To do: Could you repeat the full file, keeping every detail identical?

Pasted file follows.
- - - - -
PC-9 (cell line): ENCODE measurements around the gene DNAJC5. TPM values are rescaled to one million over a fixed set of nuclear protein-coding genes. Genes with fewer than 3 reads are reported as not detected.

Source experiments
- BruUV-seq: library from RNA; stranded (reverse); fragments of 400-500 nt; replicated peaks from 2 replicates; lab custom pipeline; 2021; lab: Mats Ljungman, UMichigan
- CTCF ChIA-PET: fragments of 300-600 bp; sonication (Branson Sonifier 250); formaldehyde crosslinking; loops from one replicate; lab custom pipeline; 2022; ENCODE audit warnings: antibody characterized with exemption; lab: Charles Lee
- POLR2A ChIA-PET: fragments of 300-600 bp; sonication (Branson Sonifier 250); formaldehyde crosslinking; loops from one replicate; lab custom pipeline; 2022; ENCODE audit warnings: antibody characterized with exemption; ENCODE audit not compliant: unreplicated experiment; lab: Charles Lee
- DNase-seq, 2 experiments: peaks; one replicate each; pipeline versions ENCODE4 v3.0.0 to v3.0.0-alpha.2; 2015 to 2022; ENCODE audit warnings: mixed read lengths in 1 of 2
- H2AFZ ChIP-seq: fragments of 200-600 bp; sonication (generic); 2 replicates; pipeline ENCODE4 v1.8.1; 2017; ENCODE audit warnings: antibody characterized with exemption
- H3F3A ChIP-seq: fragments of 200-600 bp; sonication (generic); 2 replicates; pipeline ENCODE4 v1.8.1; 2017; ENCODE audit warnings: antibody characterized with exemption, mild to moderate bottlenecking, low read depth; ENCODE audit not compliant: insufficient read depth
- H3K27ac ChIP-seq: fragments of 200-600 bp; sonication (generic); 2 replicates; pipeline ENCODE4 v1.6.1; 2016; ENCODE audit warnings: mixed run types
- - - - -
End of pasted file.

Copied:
PC-9 (cell line): ENCODE measurements around the gene DNAJC5. TPM values are rescaled to one million over a fixed set of nuclear protein-coding genes. Genes with fewer than 3 reads are reported as not detected.

Source experiments
- BruUV-seq: library from RNA; stranded (reverse); fragments of 400-500 nt; replicated peaks from 2 replicates; lab custom pipeline; 2021; lab: Mats Ljungman, UMichigan
- CTCF ChIA-PET: fragments of 300-600 bp; sonication (Branson Sonifier 250); formaldehyde crosslinking; loops from one replicate; lab custom pipeline; 2022; ENCODE audit warnings: antibody characterized with exemption; lab: Charles Lee
- POLR2A ChIA-PET: fragments of 300-600 bp; sonication (Branson Sonifier 250); formaldehyde crosslinking; loops from one replicate; lab custom pipeline; 2022; ENCODE audit warnings: antibody characterized with exemption; ENCODE audit not compliant: unreplicated experiment; lab: Charles Lee
- DNase-seq, 2 experiments: peaks; one replicate each; pipeline versions ENCODE4 v3.0.0 to v3.0.0-alpha.2; 2015 to 2022; ENCODE audit warnings: mixed read lengths in 1 of 2
- H2AFZ ChIP-seq: fragments of 200-600 bp; sonication (generic); 2 replicates; pipeline ENCODE4 v1.8.1; 2017; ENCODE audit warnings: antibody characterized with exemption
- H3F3A ChIP-seq: fragments of 200-600 bp; sonication (generic); 2 replicates; pipeline ENCODE4 v1.8.1; 2017; ENCODE audit warnings: antibody characterized with exemption, mild to moderate bottlenecking, low read depth; ENCODE audit not compliant: insufficient read depth
- H3K27ac ChIP-seq: fragments of 200-600 bp; sonication (generic); 2 replicates; pipeline ENCODE4 v1.6.1; 2016; ENCODE audit warnings: mixed run types